I'm a bit overwhelmed, really. Torture, murder, indefinite detention without charges or trial, secret prisons, and now eavesdropping on phone conversations without warrants. And all of this is supposedly well within the law and the Constitution, according to the administration and its apologists. There's one right-wing spin (okay, outright lie) that the FISA statute really does allow the administration to dispense with warrants altogether, and now the administration has moved on to actually claiming that the congressional authorization to use force in Afghanistan and Iraq somehow encompasses warrantless wiretapping and, I suspect that if pressed, they will insist that it somehow "legalizes" torture, murder, and unlawful detentions as well.
But how much longer will the Bushies be able to get away with trashing the law and the Constitution while insisting, "No, we're buds; it's totally cool"? The gap between the law and their actions is growing ever larger and more obvious. How long before they start hinting that the law is actually a hindrance in the War On Terror, holding Bush and his Grimly Determined Manly Men back from the dirty tricks that are oh-so-sadly necessary to protect us from Osama and his Scary Vampire Ninjas? Has it started already? Will the Democrats resist? Are there enough principled Republicans or outraged voters for resistance to succeed? Barbara Boxer has made a good start, but she needs backup.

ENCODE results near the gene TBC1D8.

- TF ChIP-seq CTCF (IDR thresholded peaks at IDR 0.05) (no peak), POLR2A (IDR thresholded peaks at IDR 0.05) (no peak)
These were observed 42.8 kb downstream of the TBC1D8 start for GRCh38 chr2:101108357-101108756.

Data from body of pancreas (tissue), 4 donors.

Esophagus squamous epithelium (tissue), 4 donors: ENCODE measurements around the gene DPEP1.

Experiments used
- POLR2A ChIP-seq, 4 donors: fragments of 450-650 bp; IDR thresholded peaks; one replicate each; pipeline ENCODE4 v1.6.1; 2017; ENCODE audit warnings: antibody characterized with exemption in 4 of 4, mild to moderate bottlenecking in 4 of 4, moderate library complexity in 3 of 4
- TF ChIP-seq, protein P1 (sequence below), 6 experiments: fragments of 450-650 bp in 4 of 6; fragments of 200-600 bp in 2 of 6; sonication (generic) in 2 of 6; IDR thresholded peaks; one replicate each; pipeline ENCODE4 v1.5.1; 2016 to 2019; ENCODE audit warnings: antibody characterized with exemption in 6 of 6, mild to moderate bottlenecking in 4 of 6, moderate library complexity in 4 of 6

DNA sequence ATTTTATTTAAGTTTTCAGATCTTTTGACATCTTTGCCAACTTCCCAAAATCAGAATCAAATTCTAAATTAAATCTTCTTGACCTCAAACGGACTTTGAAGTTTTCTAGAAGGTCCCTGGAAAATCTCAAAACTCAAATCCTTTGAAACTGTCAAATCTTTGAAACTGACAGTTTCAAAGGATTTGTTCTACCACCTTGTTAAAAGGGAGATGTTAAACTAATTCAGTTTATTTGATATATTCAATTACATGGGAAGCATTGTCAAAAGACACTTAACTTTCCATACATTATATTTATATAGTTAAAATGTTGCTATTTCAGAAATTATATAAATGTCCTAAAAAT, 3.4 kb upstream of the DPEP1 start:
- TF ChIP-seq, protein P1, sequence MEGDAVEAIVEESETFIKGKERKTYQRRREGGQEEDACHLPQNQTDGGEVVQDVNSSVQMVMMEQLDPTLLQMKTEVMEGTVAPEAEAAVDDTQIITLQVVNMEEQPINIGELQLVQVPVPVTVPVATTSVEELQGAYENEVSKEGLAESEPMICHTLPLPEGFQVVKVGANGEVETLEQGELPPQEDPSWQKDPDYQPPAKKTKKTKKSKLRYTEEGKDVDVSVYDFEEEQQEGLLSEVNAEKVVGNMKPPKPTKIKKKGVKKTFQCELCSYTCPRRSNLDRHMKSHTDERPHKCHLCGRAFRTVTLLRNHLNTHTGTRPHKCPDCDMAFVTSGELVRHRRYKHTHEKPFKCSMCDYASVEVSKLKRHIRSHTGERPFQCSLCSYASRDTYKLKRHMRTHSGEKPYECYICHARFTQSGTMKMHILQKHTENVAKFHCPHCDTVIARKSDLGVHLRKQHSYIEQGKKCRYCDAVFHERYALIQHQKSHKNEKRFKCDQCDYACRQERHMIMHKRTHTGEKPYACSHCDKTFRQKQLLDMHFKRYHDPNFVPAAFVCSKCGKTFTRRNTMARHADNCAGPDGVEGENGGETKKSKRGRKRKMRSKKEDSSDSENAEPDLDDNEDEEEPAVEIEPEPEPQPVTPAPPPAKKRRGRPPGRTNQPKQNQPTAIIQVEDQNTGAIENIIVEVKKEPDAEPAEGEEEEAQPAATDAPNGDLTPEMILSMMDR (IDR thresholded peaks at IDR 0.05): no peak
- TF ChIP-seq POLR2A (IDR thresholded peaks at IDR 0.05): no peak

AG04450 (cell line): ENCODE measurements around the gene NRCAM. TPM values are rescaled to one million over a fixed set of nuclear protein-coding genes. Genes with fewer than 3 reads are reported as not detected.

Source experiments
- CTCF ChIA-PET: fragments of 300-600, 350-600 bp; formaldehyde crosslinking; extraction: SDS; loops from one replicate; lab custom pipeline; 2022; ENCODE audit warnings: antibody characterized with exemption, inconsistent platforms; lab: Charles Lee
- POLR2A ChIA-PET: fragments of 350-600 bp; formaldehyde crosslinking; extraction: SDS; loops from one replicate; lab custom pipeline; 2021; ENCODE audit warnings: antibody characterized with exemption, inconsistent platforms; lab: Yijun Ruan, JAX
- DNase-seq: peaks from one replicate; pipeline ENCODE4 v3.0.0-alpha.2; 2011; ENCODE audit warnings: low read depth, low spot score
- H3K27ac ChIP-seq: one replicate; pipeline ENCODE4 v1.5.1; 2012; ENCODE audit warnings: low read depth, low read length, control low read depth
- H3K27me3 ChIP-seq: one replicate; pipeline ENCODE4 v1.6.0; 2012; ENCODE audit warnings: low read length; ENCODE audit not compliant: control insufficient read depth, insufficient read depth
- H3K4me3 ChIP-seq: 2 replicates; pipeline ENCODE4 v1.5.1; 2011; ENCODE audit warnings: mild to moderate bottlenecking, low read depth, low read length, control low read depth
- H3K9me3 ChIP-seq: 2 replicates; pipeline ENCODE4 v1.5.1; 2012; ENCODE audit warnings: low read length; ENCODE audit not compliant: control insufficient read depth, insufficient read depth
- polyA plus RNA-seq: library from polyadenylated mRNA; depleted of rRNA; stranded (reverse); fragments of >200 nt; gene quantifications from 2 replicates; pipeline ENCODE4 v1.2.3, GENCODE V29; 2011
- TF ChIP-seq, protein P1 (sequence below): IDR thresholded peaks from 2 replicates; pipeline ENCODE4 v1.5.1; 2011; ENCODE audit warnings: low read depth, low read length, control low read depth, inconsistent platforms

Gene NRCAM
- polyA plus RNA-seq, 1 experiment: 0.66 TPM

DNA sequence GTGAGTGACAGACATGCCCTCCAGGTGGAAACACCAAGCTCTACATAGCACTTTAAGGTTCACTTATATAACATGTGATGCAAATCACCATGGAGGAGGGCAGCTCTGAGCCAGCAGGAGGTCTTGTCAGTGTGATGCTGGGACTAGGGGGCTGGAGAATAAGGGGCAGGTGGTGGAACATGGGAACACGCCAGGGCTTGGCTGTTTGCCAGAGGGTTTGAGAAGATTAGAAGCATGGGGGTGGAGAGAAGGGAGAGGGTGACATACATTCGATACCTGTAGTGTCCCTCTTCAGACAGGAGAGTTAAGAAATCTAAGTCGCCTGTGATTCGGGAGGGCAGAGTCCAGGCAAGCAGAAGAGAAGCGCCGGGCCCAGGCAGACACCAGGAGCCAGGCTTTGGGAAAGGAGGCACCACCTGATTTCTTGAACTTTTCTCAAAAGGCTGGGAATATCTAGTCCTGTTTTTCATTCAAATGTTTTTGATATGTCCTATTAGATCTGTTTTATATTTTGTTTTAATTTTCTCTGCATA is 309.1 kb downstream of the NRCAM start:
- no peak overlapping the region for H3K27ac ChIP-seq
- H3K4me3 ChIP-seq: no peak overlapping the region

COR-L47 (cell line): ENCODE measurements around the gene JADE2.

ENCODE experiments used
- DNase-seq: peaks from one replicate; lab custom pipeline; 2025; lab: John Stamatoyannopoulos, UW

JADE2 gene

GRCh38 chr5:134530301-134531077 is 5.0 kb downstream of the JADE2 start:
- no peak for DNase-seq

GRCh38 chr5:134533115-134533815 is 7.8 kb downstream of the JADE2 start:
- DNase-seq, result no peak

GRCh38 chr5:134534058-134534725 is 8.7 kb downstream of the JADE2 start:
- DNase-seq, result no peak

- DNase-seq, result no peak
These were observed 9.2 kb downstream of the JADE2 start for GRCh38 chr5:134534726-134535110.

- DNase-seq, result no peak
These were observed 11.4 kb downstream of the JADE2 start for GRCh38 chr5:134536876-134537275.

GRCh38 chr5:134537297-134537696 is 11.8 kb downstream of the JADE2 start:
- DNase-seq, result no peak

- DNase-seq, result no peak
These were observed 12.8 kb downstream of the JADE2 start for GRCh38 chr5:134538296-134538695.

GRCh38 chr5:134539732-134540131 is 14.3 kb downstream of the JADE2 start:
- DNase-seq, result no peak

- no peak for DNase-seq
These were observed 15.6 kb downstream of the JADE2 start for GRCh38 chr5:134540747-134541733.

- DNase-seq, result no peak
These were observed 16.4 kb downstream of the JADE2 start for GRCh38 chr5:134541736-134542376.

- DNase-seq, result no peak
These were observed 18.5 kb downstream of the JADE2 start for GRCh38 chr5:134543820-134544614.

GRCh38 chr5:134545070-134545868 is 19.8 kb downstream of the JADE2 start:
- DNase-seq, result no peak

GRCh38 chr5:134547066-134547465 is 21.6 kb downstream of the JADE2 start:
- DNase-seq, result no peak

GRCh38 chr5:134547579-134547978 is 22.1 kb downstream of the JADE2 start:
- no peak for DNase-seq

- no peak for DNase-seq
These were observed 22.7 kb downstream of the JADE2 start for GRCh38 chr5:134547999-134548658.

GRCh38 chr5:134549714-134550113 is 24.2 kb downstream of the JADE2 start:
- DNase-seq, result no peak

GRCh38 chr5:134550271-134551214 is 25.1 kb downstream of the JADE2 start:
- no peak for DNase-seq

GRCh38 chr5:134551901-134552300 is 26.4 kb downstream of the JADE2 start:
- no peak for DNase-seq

Okay, lookit. Bush isn't the first awful president we've had, and he won't be the last. Even great presidents make the occasional stupid decision. But no president has ever made such a determined effort to place himself above the law, and above the Constitution and its carefully calibrated balance of power. FDR was close, but he was a good president, fighting an actual, real, declared war. I'm not trying to excuse or overlook FDR putting Japanese-Americans in camps or stacking the judiciary, but rather to point out that untrammelled executive power magnifies presidential incompetence, hubris, and outright evil. And it has been abundantly clear for several years that Bush is just about the last president that should be trusted with untrammelled executive power.